Costa Rica has a public debt crisis and some of the highest power costs in the region; is that the price of renewable energy?
Irene Cañas: Let’s be clear, ICE is an autonomous institution. We don’t depend on government finances and have to live with our own earnings. The national debt and fiscal situation are nothing to do with us. We have developed the country’s renewable power system. And it is true that the electricity tariff in Costa Rica is higher than in some neighbouring countries. However, we are working on to down prices.
A lot of the tariff burden today is caused by the cost of financing. Over the last few decades ICE decided to finance its biggest construction projects by using a debt fund structure that lent money for 12 to 15 years’. But these are power plants that have a useful lifespan of at least 40 years. By paying down the debt in such short time we are putting unnecessary pressure on consumers. So, now we are looking to refinance this debt and lengthen the duration. So, it’s not that the ICE model is not successful it’s just a question of how it is financed. With different financing mechanisms we will bring down tariffs. Costa Rica is part of the OECD and within a few years I would expect our power costs to be within the OECD average. Of course, there are other issues with the efficiency at some of our power plants and services. And we are working on that. Indeed, the fall in revenue during the pandemic has forced us to become more efficient and we have already taken steps to cut spending.
Renewable power plants need more space per MW produced than thermal power stations; how do you manage that impact?
IC: We are a country full of volcanoes, which gives us lots of geothermal energy, however, we also have vast national parks where it is difficult to build power plants. Lots of our geothermal power is found inside conservation areas so we have had to adhere to some of the strictest environmental rules in the world to get them built. We pioneered horizontal geothermal drilling, where we start outside the national park, then go vertically down for hundreds of metres, before drilling sideways and entering the park deep under the ground. That way it has zero impact on the flora and fauna. One of our geothermic plants is in Pailas, which is a Unesco World Heritage site. We have to report to Unesco every year and the scientists have found that the natural habitat has actually improved since we entered the area.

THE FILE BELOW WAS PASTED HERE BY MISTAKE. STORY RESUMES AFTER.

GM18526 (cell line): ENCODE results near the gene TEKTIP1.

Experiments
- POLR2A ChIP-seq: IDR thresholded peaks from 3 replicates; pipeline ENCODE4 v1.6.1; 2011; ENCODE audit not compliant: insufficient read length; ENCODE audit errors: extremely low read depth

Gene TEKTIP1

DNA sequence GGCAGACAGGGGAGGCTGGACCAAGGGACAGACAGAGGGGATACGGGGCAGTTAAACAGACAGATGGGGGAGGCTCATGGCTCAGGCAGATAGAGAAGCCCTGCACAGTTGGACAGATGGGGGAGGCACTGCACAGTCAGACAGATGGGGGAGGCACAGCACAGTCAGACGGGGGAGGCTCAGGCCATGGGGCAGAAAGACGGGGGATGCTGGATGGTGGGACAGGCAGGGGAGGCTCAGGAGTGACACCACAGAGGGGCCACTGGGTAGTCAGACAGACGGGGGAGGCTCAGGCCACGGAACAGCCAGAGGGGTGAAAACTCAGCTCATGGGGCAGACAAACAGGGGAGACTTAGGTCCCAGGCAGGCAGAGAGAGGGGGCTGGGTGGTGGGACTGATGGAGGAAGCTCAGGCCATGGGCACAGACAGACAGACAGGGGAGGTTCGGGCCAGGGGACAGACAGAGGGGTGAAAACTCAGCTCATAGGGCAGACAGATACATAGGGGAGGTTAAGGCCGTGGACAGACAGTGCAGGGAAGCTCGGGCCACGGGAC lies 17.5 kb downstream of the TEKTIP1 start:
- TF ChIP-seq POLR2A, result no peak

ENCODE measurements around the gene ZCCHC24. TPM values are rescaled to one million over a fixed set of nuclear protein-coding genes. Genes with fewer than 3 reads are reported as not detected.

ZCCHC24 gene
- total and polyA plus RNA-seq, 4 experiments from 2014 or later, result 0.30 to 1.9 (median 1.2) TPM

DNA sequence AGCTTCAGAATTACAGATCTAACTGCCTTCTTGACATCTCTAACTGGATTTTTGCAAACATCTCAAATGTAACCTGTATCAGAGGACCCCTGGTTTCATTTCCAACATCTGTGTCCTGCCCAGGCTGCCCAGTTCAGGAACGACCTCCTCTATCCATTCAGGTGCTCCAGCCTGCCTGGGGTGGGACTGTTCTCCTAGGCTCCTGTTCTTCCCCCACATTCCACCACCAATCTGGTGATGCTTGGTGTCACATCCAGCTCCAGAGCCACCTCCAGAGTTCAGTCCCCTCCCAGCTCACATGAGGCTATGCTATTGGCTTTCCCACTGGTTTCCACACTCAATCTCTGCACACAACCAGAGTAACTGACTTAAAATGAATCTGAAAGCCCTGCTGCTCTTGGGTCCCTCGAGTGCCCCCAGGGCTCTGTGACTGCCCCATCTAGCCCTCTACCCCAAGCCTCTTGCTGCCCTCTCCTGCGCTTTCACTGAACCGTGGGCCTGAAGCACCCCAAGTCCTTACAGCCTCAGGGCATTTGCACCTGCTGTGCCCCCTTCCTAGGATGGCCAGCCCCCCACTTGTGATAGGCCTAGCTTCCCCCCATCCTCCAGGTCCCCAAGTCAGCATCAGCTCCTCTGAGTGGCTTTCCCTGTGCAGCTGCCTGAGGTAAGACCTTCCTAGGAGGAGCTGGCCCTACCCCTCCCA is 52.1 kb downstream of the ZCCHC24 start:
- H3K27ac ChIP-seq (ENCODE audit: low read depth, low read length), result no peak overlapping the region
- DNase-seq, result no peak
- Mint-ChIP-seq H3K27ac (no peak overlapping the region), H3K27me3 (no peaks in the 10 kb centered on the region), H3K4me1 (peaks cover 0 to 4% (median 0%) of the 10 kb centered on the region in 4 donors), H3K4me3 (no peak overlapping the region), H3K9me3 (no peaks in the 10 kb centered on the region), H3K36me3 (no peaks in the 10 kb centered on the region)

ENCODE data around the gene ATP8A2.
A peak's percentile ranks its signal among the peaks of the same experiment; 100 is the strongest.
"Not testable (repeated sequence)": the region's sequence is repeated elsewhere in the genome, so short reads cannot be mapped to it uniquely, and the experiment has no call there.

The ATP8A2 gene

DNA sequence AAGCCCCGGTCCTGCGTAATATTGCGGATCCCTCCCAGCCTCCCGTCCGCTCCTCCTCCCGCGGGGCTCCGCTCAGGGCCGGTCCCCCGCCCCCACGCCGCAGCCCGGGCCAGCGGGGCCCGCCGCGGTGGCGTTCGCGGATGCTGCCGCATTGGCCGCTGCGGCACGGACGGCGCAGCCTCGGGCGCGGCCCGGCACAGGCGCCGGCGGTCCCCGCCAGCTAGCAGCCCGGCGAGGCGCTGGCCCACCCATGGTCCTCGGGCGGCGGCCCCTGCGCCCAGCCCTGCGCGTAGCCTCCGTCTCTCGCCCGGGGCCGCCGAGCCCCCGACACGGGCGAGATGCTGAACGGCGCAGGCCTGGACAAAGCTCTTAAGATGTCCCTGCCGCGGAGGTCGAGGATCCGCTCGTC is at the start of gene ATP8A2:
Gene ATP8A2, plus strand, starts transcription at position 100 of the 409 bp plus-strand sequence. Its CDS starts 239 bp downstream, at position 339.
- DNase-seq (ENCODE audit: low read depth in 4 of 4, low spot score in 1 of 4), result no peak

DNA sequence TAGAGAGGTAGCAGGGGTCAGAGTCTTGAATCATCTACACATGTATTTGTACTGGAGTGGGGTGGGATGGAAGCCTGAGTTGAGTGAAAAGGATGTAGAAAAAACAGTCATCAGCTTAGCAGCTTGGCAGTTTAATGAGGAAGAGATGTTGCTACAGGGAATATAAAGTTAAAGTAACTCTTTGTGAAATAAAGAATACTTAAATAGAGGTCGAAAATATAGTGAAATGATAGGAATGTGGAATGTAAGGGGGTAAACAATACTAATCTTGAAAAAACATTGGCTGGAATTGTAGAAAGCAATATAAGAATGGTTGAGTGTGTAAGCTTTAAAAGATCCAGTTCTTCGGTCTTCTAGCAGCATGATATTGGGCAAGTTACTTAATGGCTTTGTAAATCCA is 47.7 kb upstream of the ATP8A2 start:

“A lot of the tariff burden today is caused by the cost of financing…”
Of course, some impact is inevitable, especially when you are constructing big hydroelectric plants. Yet Reventazón won the Blue Planet prize, which shows that during the entire construction period we respected sustainability. We created a jaguar pass, which protected certain areas of forest to ensure a land link across the dam. Jaguars hadn’t been seen in the region for many years because of human activity, but now they have returned to the natural conservation area that we created.
It’s down to clean power providers to design, build and operate projects in a way that minimises the impact. But these power plants have to be built if we want to transition to clean energy.
What will Costa Rica’s energy sector look like in 2030?
IC: By 2030 we will have seen important changes. Redistributed solar energy – ie small, off-grid solar units directly supplying residential or industrial users – will be more important. A fleet of EVs will also be an important player in the grid, releasing electricity back into the grid as needed. ICE will still have a significant role but not just as a provider of power but also in providing storage and network services. As we’ve seen in recent years, power generation and supply is becoming commoditised, which means ICE needs to use its expertise and infrastructure to offer other services.